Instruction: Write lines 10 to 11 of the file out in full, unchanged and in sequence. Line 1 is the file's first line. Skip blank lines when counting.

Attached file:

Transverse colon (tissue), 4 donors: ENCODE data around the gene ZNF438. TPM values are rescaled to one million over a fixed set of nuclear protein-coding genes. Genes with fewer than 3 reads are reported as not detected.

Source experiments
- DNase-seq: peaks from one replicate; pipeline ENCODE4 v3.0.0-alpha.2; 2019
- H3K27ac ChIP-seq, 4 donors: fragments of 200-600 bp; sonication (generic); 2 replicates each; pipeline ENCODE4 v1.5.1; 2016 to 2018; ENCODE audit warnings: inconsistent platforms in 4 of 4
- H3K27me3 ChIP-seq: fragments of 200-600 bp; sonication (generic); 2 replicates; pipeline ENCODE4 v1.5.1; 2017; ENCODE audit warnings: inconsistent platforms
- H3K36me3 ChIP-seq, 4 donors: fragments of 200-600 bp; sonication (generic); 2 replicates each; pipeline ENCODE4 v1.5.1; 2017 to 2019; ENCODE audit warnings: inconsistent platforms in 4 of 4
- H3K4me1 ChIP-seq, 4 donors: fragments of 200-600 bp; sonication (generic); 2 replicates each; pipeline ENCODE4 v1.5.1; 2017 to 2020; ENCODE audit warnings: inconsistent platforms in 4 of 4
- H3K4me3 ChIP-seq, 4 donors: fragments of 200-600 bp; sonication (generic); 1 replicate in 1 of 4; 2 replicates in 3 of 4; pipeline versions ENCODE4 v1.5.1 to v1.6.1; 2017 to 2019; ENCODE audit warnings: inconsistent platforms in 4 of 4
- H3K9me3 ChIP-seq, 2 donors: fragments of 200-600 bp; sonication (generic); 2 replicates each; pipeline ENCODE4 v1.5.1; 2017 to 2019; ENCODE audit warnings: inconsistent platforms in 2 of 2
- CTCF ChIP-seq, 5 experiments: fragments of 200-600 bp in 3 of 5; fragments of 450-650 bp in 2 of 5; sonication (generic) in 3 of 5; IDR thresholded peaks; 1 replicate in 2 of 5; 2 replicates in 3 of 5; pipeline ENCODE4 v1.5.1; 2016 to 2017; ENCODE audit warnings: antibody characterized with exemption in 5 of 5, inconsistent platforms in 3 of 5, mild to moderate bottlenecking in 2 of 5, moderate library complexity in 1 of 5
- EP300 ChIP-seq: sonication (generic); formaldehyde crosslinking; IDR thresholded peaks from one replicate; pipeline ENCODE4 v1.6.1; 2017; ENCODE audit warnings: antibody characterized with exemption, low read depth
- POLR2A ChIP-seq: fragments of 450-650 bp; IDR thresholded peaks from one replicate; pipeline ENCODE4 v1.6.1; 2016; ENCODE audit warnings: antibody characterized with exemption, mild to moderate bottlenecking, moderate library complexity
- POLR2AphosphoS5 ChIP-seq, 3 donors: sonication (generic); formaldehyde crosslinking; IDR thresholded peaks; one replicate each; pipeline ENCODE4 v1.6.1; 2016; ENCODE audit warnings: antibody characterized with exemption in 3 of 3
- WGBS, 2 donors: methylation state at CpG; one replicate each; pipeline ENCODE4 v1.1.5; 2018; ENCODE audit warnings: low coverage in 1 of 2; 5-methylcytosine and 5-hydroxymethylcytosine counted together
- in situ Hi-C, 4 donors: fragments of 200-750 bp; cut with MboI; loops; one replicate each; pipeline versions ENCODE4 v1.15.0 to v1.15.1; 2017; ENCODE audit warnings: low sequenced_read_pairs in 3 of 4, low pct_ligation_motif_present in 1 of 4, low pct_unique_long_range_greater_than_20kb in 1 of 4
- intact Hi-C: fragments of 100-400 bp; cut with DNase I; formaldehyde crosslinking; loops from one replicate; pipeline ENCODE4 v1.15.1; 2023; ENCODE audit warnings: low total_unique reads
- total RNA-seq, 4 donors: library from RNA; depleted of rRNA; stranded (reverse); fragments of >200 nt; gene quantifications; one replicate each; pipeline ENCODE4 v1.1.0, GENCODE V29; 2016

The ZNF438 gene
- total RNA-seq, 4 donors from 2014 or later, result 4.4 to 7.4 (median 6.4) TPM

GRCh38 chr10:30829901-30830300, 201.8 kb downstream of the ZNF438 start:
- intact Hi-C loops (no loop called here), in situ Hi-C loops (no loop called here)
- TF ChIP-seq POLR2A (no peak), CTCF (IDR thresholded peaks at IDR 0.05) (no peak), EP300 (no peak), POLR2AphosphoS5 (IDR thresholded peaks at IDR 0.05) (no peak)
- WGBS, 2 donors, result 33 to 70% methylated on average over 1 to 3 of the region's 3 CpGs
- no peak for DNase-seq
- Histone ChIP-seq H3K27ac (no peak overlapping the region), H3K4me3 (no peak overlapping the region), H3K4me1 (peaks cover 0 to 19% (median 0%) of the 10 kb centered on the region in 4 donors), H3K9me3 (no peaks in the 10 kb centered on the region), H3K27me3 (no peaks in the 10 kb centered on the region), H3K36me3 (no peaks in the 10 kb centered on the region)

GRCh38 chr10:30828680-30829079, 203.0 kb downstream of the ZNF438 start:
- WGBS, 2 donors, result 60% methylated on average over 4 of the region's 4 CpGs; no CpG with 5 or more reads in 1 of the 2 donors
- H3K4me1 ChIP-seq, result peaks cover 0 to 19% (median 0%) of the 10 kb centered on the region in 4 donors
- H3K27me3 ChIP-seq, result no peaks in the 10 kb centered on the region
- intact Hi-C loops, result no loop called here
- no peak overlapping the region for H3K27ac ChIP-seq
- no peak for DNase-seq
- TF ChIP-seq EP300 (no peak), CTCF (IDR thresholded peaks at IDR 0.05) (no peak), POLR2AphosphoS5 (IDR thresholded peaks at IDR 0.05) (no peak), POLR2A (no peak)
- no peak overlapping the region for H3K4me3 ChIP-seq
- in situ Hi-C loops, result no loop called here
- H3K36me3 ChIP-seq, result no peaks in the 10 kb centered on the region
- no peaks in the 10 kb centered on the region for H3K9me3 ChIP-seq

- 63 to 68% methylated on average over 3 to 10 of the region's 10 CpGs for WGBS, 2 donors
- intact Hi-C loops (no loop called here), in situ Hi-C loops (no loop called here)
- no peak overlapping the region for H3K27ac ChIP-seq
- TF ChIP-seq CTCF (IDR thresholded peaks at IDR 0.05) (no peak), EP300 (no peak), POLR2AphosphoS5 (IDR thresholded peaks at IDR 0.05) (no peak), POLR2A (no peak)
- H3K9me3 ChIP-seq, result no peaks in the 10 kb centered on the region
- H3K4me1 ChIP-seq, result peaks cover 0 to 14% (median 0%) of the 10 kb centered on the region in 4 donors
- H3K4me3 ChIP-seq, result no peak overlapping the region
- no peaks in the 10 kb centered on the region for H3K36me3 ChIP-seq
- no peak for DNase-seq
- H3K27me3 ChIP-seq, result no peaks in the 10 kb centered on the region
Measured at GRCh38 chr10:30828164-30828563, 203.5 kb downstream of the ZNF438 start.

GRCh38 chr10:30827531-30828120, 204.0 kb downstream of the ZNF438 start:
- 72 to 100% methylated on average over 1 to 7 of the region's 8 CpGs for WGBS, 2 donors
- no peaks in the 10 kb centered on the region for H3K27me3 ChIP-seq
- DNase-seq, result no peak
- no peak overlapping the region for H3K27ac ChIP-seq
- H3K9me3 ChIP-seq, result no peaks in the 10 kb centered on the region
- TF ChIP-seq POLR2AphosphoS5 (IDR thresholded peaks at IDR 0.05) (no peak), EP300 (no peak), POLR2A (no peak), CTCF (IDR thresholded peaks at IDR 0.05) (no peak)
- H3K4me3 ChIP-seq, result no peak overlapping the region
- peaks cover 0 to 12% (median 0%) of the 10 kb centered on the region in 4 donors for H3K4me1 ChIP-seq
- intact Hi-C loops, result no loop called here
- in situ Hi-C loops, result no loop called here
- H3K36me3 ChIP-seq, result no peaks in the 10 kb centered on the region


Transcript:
- CTCF ChIP-seq, 5 experiments: fragments of 200-600 bp in 3 of 5; fragments of 450-650 bp in 2 of 5; sonication (generic) in 3 of 5; IDR thresholded peaks; 1 replicate in 2 of 5; 2 replicates in 3 of 5; pipeline ENCODE4 v1.5.1; 2016 to 2017; ENCODE audit warnings: antibody characterized with exemption in 5 of 5, inconsistent platforms in 3 of 5, mild to moderate bottlenecking in 2 of 5, moderate library complexity in 1 of 5
- EP300 ChIP-seq: sonication (generic); formaldehyde crosslinking; IDR thresholded peaks from one replicate; pipeline ENCODE4 v1.6.1; 2017; ENCODE audit warnings: antibody characterized with exemption, low read depth